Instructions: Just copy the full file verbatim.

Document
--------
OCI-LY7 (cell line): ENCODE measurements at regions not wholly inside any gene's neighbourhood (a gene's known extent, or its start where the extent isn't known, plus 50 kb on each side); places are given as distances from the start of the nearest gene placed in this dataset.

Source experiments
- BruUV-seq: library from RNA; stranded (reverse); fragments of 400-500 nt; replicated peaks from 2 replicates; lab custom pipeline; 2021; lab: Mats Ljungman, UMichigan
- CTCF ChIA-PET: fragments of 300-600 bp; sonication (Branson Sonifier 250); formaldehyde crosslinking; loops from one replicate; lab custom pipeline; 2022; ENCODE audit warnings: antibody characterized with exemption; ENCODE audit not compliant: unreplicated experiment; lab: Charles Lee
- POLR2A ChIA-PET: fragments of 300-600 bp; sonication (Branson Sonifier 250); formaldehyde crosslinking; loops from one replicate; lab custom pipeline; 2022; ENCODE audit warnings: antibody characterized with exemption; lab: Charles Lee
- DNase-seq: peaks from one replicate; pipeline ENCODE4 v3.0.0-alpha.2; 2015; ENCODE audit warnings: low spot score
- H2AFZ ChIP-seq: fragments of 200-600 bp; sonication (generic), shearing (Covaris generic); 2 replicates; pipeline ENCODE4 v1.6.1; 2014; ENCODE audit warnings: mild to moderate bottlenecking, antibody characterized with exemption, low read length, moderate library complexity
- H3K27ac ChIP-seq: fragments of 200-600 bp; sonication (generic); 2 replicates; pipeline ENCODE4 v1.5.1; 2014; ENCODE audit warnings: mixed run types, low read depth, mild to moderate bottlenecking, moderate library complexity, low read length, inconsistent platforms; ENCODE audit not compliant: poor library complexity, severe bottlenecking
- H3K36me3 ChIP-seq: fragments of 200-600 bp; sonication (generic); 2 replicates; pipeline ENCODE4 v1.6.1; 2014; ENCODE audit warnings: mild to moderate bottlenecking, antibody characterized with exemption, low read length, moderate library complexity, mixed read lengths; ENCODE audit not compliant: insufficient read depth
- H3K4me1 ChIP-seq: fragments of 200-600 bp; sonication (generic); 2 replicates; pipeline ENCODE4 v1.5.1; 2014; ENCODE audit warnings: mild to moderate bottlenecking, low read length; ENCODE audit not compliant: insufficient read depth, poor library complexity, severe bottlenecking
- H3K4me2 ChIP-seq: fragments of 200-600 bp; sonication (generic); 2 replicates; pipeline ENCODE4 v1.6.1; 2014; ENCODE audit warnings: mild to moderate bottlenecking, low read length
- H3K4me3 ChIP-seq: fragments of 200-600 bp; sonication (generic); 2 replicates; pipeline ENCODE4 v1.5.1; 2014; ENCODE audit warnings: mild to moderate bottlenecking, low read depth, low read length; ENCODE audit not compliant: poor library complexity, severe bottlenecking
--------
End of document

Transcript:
OCI-LY7 (cell line): ENCODE measurements at regions not wholly inside any gene's neighbourhood (a gene's known extent, or its start where the extent isn't known, plus 50 kb on each side); places are given as distances from the start of the nearest gene placed in this dataset.

Source experiments
- BruUV-seq: library from RNA; stranded (reverse); fragments of 400-500 nt; replicated peaks from 2 replicates; lab custom pipeline; 2021; lab: Mats Ljungman, UMichigan
- CTCF ChIA-PET: fragments of 300-600 bp; sonication (Branson Sonifier 250); formaldehyde crosslinking; loops from one replicate; lab custom pipeline; 2022; ENCODE audit warnings: antibody characterized with exemption; ENCODE audit not compliant: unreplicated experiment; lab: Charles Lee
- POLR2A ChIA-PET: fragments of 300-600 bp; sonication (Branson Sonifier 250); formaldehyde crosslinking; loops from one replicate; lab custom pipeline; 2022; ENCODE audit warnings: antibody characterized with exemption; lab: Charles Lee
- DNase-seq: peaks from one replicate; pipeline ENCODE4 v3.0.0-alpha.2; 2015; ENCODE audit warnings: low spot score
- H2AFZ ChIP-seq: fragments of 200-600 bp; sonication (generic), shearing (Covaris generic); 2 replicates; pipeline ENCODE4 v1.6.1; 2014; ENCODE audit warnings: mild to moderate bottlenecking, antibody characterized with exemption, low read length, moderate library complexity
- H3K27ac ChIP-seq: fragments of 200-600 bp; sonication (generic); 2 replicates; pipeline ENCODE4 v1.5.1; 2014; ENCODE audit warnings: mixed run types, low read depth, mild to moderate bottlenecking, moderate library complexity, low read length, inconsistent platforms; ENCODE audit not compliant: poor library complexity, severe bottlenecking
- H3K36me3 ChIP-seq: fragments of 200-600 bp; sonication (generic); 2 replicates; pipeline ENCODE4 v1.6.1; 2014; ENCODE audit warnings: mild to moderate bottlenecking, antibody characterized with exemption, low read length, moderate library complexity, mixed read lengths; ENCODE audit not compliant: insufficient read depth
- H3K4me1 ChIP-seq: fragments of 200-600 bp; sonication (generic); 2 replicates; pipeline ENCODE4 v1.5.1; 2014; ENCODE audit warnings: mild to moderate bottlenecking, low read length; ENCODE audit not compliant: insufficient read depth, poor library complexity, severe bottlenecking
- H3K4me2 ChIP-seq: fragments of 200-600 bp; sonication (generic); 2 replicates; pipeline ENCODE4 v1.6.1; 2014; ENCODE audit warnings: mild to moderate bottlenecking, low read length
- H3K4me3 ChIP-seq: fragments of 200-600 bp; sonication (generic); 2 replicates; pipeline ENCODE4 v1.5.1; 2014; ENCODE audit warnings: mild to moderate bottlenecking, low read depth, low read length; ENCODE audit not compliant: poor library complexity, severe bottlenecking